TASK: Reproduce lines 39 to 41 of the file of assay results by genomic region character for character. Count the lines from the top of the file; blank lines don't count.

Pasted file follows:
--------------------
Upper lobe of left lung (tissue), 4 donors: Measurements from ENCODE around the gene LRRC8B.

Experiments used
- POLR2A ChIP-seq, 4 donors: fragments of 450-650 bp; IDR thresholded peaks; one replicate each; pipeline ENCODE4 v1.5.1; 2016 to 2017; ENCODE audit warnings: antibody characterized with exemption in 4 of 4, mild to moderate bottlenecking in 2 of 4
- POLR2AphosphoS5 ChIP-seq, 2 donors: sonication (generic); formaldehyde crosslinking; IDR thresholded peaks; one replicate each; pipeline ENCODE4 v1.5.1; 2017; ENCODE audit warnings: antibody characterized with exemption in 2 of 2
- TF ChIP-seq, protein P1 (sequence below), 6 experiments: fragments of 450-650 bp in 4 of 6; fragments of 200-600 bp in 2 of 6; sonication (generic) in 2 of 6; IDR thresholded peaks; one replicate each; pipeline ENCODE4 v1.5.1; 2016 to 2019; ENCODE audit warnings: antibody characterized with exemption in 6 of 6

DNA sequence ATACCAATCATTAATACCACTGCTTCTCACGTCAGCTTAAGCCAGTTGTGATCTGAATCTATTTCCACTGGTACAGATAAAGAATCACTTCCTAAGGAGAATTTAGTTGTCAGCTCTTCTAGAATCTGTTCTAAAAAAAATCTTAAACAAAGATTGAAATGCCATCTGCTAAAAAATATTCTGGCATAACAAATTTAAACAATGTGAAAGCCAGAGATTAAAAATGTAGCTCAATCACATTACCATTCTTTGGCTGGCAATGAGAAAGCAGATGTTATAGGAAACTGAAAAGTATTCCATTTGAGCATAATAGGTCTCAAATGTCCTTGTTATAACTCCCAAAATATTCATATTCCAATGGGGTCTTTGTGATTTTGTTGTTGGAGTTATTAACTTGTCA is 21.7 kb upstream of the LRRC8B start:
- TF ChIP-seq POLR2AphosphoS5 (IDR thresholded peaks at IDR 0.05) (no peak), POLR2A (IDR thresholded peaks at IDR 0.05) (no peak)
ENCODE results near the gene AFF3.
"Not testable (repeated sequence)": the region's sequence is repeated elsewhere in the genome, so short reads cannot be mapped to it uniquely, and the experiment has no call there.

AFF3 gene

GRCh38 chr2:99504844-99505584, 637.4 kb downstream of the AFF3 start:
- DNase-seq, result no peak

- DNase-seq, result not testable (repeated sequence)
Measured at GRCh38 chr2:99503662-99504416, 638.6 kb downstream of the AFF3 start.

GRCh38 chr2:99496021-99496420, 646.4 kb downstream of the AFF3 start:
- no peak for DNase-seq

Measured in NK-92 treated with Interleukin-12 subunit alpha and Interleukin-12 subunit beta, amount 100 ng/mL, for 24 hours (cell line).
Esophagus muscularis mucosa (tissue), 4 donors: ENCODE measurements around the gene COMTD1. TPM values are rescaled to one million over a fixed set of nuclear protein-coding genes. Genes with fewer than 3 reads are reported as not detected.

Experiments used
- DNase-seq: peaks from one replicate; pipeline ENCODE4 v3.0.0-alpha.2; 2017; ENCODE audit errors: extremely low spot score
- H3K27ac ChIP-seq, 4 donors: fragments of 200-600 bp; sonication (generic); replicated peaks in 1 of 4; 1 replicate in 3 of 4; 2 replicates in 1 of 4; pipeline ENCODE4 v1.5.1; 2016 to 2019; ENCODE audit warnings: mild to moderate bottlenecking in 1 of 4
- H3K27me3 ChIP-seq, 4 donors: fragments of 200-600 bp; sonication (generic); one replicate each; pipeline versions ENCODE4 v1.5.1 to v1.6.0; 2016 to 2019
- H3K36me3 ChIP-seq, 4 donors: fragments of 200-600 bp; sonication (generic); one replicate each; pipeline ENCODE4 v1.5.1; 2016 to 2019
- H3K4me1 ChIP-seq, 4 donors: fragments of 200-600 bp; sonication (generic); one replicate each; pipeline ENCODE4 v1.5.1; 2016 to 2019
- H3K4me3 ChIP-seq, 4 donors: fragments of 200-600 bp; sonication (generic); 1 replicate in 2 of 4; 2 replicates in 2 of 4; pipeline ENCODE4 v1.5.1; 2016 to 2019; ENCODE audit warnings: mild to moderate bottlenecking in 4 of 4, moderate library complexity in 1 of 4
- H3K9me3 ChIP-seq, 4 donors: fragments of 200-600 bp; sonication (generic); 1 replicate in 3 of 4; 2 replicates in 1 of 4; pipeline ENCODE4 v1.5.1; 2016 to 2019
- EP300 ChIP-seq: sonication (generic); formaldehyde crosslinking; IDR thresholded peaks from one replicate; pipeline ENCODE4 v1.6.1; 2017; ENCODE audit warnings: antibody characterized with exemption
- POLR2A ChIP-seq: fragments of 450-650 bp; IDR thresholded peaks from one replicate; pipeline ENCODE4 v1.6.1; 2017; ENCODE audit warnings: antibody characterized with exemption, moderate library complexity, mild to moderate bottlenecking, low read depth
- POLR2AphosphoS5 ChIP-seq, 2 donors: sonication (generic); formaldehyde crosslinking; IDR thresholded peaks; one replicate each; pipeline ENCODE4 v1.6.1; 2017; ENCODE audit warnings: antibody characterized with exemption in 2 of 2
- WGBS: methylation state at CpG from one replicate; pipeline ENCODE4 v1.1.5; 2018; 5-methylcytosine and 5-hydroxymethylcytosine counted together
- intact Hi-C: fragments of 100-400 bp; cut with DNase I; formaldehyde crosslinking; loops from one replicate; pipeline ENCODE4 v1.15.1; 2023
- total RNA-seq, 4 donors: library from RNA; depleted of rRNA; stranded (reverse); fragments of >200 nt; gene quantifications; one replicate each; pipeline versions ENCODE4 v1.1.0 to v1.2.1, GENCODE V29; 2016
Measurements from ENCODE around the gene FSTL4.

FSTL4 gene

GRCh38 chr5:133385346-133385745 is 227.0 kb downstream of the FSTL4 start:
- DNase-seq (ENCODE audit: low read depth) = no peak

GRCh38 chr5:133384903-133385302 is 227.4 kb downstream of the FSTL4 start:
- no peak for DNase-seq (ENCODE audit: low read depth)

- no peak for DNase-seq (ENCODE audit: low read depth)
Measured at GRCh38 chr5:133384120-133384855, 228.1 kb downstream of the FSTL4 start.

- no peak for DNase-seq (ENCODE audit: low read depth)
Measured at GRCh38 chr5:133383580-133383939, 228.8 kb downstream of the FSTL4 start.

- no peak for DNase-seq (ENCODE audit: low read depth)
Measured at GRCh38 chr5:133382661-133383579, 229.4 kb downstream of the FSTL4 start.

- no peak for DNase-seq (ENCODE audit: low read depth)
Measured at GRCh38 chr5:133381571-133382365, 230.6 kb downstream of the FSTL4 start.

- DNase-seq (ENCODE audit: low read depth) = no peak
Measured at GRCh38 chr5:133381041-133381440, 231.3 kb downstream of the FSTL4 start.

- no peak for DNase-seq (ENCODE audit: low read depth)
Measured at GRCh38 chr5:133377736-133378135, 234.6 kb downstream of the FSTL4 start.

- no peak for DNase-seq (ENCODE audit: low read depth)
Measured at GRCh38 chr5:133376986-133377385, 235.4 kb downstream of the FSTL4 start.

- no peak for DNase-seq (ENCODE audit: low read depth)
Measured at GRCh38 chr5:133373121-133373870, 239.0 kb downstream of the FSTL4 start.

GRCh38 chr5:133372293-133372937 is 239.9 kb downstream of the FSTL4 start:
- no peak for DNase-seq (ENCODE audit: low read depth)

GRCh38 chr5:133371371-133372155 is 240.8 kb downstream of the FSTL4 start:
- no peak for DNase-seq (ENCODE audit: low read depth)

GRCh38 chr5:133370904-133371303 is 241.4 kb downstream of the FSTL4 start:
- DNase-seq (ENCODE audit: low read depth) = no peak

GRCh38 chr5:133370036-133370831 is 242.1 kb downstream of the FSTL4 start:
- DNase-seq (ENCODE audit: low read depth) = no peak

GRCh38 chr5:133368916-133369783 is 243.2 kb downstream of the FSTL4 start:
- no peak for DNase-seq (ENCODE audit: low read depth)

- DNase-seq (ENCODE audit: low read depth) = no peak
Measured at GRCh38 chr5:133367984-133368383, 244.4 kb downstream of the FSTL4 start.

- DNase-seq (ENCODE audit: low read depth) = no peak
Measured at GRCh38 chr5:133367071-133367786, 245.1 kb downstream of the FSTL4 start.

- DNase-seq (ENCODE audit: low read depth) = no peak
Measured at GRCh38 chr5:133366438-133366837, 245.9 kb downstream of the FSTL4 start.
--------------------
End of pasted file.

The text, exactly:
- no peak for DNase-seq (ENCODE audit: low read depth)
Measured at GRCh38 chr5:133384120-133384855, 228.1 kb downstream of the FSTL4 start.

- no peak for DNase-seq (ENCODE audit: low read depth)